Escaping into the trails once in a while gives me that mental break and also the natural experience running on paved roads cannot control. Sure, Singapore has no mountains or great natural views, but the benefits of trail running are there for you to reap and experience. Here are various ways trail running benefits not only the physical, but mental, emotional and spiritual aspects of your life.
Trail surfaces are typically softer than pavement or even concrete. It takes away a lot of the stress from impact you'd normally get running on the above 2 surfaces. In addition, you'd get stronger lges from the bottom up, alongside with a sick core! Have you seen the bodies of Scott Jurey and Timothy Olson?! You know what I mean! Because trail running occurs on uneven and soft surfaces, your body requires a sense of balance which is maintained by muslce groups you don't usually utilize running on the road. As your body is constantly shiftin due to the ever changing terrain and rolling hills, energy return is close to nil, which means you spend more effort running that 5K in the trails than on the road. You breathe harder, but that's all worth it when the strength you've built trail running translate to easier racing on the road.
Furthermore, you build necessary strength and stability in your ankles! When I first started out running, I was extremely susceptible to ankle injuries everytime I had wrong step off the kerb. I was a clumsy runner and constantly rolled my ankles while running, which was a no-no. Nowadays, I readily jump and hop and even dance to avoid obstacles in the trails. Road kerbs don't faze me anymore, and I cannot be bothered when my ankle rolls because I know it is strong enough to withstand it. Many a times I got worried when my ankle rolled everytime I stepped into a porthole - but when I came out unscathed, I realized how trail running has strengthen that part of my legs.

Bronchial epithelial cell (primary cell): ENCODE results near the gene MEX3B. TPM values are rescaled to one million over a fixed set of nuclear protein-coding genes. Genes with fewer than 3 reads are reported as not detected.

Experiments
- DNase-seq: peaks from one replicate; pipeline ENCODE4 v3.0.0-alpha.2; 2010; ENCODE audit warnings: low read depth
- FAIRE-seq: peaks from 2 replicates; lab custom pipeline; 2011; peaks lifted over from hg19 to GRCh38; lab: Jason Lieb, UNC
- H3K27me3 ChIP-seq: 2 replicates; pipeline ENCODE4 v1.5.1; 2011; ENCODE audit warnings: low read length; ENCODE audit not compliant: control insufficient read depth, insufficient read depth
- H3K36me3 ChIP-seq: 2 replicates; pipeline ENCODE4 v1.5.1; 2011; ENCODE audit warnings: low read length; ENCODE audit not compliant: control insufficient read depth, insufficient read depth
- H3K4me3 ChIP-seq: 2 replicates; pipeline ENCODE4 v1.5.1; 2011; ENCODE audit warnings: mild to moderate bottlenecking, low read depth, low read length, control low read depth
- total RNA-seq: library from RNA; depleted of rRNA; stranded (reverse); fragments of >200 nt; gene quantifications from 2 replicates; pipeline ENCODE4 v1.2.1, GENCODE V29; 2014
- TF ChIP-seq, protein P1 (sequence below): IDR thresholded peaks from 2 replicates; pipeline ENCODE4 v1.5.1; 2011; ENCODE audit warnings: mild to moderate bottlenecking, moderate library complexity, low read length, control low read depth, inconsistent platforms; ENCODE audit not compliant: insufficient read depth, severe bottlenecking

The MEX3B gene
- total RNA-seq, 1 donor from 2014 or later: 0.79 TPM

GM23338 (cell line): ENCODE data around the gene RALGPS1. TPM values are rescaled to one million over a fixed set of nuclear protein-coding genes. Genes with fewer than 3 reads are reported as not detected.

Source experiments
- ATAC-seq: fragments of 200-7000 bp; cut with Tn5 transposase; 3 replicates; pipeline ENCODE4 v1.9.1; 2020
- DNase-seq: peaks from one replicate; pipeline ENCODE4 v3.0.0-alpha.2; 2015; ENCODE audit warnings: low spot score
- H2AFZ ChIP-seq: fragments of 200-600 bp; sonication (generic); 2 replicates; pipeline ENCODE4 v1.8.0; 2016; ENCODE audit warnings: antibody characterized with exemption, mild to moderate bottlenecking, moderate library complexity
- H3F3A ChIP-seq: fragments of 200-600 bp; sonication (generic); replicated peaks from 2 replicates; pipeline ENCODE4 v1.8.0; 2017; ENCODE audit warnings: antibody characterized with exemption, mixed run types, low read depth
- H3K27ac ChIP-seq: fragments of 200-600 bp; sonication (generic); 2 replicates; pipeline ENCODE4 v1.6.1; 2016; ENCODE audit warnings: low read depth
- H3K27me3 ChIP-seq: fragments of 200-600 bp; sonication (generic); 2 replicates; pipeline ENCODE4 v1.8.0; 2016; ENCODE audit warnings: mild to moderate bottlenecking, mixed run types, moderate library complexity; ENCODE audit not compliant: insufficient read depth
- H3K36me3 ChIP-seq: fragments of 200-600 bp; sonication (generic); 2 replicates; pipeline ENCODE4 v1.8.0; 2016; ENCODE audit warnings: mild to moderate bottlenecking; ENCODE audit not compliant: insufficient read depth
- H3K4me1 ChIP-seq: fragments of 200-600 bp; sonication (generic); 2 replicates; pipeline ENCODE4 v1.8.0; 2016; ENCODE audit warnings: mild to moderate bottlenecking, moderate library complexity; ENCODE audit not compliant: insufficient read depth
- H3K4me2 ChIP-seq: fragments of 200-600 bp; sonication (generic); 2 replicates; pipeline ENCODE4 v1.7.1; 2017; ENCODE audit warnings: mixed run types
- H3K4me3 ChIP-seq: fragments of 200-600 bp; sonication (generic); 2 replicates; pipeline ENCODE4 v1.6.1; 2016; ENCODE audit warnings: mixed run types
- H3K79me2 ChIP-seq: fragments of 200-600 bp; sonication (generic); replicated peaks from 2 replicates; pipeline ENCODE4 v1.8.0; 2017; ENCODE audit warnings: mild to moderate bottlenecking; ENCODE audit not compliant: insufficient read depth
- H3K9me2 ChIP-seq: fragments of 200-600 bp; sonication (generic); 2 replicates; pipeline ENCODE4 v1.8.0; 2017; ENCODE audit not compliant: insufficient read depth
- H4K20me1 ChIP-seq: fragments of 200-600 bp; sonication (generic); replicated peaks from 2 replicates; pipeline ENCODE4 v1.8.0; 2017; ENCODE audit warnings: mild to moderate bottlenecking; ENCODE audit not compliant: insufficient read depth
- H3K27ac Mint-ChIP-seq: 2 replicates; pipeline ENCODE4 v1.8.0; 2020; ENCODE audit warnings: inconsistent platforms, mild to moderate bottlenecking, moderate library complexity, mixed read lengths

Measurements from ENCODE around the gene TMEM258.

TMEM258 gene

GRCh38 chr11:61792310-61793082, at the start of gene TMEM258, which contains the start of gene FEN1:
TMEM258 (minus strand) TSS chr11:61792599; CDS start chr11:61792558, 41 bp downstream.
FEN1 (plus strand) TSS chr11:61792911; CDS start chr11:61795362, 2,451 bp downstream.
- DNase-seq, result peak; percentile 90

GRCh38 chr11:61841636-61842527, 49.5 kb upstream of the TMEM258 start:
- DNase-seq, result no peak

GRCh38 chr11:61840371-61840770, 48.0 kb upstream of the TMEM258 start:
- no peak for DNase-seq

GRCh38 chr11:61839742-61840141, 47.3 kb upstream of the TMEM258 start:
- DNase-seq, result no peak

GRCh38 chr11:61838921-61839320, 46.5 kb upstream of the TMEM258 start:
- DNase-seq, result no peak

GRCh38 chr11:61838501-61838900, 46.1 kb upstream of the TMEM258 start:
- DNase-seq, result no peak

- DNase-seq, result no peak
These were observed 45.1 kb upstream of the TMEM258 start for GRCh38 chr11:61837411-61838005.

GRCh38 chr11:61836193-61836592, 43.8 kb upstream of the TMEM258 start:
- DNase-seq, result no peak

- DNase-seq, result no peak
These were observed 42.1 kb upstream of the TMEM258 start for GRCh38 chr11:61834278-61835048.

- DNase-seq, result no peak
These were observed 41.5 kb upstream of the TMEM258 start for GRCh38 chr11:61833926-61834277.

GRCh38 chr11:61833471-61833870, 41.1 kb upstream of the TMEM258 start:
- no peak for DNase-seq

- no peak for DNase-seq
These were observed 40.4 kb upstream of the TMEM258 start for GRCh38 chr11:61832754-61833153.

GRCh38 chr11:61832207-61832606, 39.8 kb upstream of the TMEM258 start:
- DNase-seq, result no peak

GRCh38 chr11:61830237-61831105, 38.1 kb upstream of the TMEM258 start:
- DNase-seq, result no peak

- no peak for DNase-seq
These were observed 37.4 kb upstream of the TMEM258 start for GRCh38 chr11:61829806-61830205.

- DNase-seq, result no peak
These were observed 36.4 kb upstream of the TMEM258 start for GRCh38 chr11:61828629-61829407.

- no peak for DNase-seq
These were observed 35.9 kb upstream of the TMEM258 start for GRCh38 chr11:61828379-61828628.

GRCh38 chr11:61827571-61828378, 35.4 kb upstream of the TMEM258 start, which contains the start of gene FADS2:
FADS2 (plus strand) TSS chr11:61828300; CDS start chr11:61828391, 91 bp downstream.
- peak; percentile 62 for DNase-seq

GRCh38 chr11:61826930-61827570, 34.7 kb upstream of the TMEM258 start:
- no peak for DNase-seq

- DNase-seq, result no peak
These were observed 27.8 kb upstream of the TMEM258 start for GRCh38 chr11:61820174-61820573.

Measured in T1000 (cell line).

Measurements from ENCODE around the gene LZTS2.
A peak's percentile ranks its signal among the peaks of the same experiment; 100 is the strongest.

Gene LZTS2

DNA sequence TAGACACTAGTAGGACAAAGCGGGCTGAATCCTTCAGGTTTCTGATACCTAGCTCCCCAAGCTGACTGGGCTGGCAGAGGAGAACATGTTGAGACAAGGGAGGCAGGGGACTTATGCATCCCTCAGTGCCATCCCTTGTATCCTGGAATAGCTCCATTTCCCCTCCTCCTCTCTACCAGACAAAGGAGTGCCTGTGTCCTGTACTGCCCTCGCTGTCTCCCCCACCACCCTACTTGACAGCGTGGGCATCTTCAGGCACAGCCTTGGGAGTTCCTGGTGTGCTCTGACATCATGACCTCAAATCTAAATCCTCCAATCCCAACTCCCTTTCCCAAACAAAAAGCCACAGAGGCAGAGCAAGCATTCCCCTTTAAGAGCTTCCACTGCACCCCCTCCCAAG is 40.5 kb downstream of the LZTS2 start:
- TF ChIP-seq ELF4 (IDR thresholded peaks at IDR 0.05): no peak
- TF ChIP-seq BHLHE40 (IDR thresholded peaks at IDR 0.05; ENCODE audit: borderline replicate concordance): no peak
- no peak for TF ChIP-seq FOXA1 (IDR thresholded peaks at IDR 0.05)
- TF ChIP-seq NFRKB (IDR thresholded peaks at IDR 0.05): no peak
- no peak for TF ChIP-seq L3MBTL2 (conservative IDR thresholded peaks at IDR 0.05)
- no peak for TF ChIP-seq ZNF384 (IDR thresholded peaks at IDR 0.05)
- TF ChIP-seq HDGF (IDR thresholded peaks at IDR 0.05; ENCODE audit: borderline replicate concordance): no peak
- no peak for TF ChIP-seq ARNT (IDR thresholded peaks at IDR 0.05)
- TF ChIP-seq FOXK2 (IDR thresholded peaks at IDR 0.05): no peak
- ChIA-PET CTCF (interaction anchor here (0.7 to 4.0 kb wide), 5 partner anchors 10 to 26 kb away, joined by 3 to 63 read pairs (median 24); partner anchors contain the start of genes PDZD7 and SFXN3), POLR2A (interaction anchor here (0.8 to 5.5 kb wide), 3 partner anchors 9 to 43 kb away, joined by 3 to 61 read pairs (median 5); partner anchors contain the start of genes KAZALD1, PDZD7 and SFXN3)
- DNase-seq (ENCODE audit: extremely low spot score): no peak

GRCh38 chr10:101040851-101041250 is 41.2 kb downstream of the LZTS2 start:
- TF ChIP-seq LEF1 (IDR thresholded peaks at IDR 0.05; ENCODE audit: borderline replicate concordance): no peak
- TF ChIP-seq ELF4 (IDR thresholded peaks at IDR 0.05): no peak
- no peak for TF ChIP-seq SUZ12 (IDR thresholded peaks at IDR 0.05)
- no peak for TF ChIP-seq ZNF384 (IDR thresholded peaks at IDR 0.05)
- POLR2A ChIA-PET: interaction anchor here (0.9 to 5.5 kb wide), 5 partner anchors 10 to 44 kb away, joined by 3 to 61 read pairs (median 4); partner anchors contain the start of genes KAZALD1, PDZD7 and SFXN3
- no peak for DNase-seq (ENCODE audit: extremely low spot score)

As mentioned above, the varying terrain and soft surface forces greater muscles engagement especially stabilizing muscles in the foot and ankle. The boring, mundane, one-direciton and straight movement of road running leaves important muscles underworked - exposing you to a plethora of injuries.
Spiritually, emotionally and mentally
I love the Green Corridor, and having been blessed by having a nature reserve literally at my doorstep in Bukit Panjang, I cannot ask for more. So connected is the worl dnow that our eyes are constantly on ouyr screens; be it PCs or mobile phones. So congested are our raods now that the air we breathe in is mixed with toxic substances that is slowly killing us. So developed are our neighbourhoods now we look around and see only man-made structures.
In trail running however, you feel connected - not to your headphones or social media, but to a greater good that is nature. You become one with it and it is very grounding and serene when all you hear around you are the rustling of trees, birds chirping and the occasional wildlife moving through the thick bushes alongside with your constant panting. It is a break from the stress and commotion of everyday life when you appreciater nature and its gifts to humankind.
Mentally and emotionally, you avoid the monotny of road running. In the trails, you never know what to expect because one second you might be blazing down a hill, but the next, you have a log to climb over and wild boars to avoid! You feel like a kid in a playground all over again - and that's the sort of stimuli and entertainment that strengthens and prepares your mind for tough workouts in the grind.
Trail running doesn't come with its dangers however; as with other sports that have risks as well. There may be tree roots on the ground that can trip you if you are not careful. There can be also the dangers of wildlife crossing your path (but that is the beauty of trail running isn't it?). Whatever it is, err on the side of caution while trying trail running for the first time.
Personally, I have never had anything happen to me on the trails as one advice I would give to runners is to ALWAYS keep your eyes on the trail 1 to 2 metres ahead of you. Additionally, it is important to look up now and then to avoid obstructing others going the other way, and potential obstacles. The plus side of doing so is that it trains you to multitask and think fast - because the next decision you make in the trail would lead to broken ankles, or a stronger you.
All in all, don't let the risk of injury intimidate you! After all, nature is beautiful in its own ways and we all learn to embrace it no matter how it changes.